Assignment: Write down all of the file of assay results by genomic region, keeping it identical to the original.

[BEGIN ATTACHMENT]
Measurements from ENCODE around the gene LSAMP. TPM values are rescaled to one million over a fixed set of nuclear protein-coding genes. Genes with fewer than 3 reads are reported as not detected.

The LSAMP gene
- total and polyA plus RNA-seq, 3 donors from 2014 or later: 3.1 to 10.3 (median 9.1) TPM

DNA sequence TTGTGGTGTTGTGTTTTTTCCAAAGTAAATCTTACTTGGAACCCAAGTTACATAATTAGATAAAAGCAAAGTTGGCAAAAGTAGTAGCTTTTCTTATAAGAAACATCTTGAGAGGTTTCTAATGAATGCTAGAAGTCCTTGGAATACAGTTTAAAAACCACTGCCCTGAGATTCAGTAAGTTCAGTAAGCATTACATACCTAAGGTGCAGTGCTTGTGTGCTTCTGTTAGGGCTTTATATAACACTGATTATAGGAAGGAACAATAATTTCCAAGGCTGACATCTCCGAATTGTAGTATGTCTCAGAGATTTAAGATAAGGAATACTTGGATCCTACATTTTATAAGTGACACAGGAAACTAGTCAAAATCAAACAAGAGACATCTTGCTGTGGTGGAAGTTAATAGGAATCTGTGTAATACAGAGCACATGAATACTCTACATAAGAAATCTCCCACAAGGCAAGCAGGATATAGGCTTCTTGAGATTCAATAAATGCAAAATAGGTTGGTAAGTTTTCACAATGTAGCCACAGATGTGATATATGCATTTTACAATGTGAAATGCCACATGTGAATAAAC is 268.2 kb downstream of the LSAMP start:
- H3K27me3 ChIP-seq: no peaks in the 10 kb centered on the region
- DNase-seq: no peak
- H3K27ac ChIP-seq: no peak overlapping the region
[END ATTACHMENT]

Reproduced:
Measurements from ENCODE around the gene LSAMP. TPM values are rescaled to one million over a fixed set of nuclear protein-coding genes. Genes with fewer than 3 reads are reported as not detected.

The LSAMP gene
- total and polyA plus RNA-seq, 3 donors from 2014 or later: 3.1 to 10.3 (median 9.1) TPM

DNA sequence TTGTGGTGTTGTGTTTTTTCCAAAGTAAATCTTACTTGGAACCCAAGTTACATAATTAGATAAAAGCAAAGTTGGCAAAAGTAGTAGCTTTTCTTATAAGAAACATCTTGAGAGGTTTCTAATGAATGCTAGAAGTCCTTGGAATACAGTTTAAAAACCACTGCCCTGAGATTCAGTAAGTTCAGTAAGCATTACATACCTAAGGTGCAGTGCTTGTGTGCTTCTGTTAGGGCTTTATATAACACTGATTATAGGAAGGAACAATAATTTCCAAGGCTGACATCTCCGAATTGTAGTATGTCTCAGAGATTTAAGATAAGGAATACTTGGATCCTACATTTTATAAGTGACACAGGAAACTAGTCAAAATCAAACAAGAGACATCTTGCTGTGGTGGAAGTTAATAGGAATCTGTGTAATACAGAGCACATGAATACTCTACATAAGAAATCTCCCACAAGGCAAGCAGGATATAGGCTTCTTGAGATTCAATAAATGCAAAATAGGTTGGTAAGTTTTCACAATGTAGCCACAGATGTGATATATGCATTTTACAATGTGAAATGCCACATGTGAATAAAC is 268.2 kb downstream of the LSAMP start:
- H3K27me3 ChIP-seq: no peaks in the 10 kb centered on the region
- DNase-seq: no peak
- H3K27ac ChIP-seq: no peak overlapping the region